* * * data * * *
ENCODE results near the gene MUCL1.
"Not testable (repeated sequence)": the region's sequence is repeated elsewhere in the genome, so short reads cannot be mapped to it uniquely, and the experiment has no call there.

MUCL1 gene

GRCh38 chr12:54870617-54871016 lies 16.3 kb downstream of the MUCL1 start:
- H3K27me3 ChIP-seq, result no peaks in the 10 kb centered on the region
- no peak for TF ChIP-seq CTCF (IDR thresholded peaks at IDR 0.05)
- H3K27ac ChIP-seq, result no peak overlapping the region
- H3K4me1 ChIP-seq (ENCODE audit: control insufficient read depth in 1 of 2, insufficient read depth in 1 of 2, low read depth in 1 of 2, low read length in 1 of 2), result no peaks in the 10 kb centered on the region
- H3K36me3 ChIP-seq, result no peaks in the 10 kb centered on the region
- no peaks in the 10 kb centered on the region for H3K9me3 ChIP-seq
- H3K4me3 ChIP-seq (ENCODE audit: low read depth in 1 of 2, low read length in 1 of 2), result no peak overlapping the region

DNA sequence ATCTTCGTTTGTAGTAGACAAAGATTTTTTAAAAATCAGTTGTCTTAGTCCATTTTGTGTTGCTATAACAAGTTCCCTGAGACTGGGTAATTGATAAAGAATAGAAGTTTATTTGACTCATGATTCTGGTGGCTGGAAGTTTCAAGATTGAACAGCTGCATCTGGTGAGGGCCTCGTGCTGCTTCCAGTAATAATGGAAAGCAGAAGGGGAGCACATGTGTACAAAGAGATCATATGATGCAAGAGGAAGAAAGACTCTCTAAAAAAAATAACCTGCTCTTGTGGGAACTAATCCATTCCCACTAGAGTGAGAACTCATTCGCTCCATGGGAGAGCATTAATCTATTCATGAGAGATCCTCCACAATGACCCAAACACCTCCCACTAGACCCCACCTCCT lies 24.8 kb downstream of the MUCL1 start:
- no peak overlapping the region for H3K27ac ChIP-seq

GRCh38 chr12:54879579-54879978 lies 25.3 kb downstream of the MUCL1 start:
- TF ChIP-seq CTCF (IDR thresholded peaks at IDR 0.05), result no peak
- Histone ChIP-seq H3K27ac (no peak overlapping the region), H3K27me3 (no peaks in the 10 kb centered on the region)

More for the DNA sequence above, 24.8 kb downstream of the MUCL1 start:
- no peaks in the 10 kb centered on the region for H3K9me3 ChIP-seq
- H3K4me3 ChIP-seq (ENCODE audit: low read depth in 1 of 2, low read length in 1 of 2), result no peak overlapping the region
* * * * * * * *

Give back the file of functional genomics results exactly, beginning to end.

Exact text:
ENCODE results near the gene MUCL1.
"Not testable (repeated sequence)": the region's sequence is repeated elsewhere in the genome, so short reads cannot be mapped to it uniquely, and the experiment has no call there.

MUCL1 gene

GRCh38 chr12:54870617-54871016 lies 16.3 kb downstream of the MUCL1 start:
- H3K27me3 ChIP-seq, result no peaks in the 10 kb centered on the region
- no peak for TF ChIP-seq CTCF (IDR thresholded peaks at IDR 0.05)
- H3K27ac ChIP-seq, result no peak overlapping the region
- H3K4me1 ChIP-seq (ENCODE audit: control insufficient read depth in 1 of 2, insufficient read depth in 1 of 2, low read depth in 1 of 2, low read length in 1 of 2), result no peaks in the 10 kb centered on the region
- H3K36me3 ChIP-seq, result no peaks in the 10 kb centered on the region
- no peaks in the 10 kb centered on the region for H3K9me3 ChIP-seq
- H3K4me3 ChIP-seq (ENCODE audit: low read depth in 1 of 2, low read length in 1 of 2), result no peak overlapping the region

DNA sequence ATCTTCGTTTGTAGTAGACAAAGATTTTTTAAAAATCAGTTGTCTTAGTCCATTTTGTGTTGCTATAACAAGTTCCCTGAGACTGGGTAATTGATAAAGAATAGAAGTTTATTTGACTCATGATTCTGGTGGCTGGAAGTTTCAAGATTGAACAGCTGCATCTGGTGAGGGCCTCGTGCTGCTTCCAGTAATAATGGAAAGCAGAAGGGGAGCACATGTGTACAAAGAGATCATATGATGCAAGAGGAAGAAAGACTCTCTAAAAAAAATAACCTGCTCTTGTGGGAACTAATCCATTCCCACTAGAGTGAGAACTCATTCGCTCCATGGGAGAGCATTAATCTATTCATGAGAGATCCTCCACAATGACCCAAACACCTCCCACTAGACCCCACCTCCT lies 24.8 kb downstream of the MUCL1 start:
- no peak overlapping the region for H3K27ac ChIP-seq

GRCh38 chr12:54879579-54879978 lies 25.3 kb downstream of the MUCL1 start:
- TF ChIP-seq CTCF (IDR thresholded peaks at IDR 0.05), result no peak
- Histone ChIP-seq H3K27ac (no peak overlapping the region), H3K27me3 (no peaks in the 10 kb centered on the region)

More for the DNA sequence above, 24.8 kb downstream of the MUCL1 start:
- no peaks in the 10 kb centered on the region for H3K9me3 ChIP-seq
- H3K4me3 ChIP-seq (ENCODE audit: low read depth in 1 of 2, low read length in 1 of 2), result no peak overlapping the region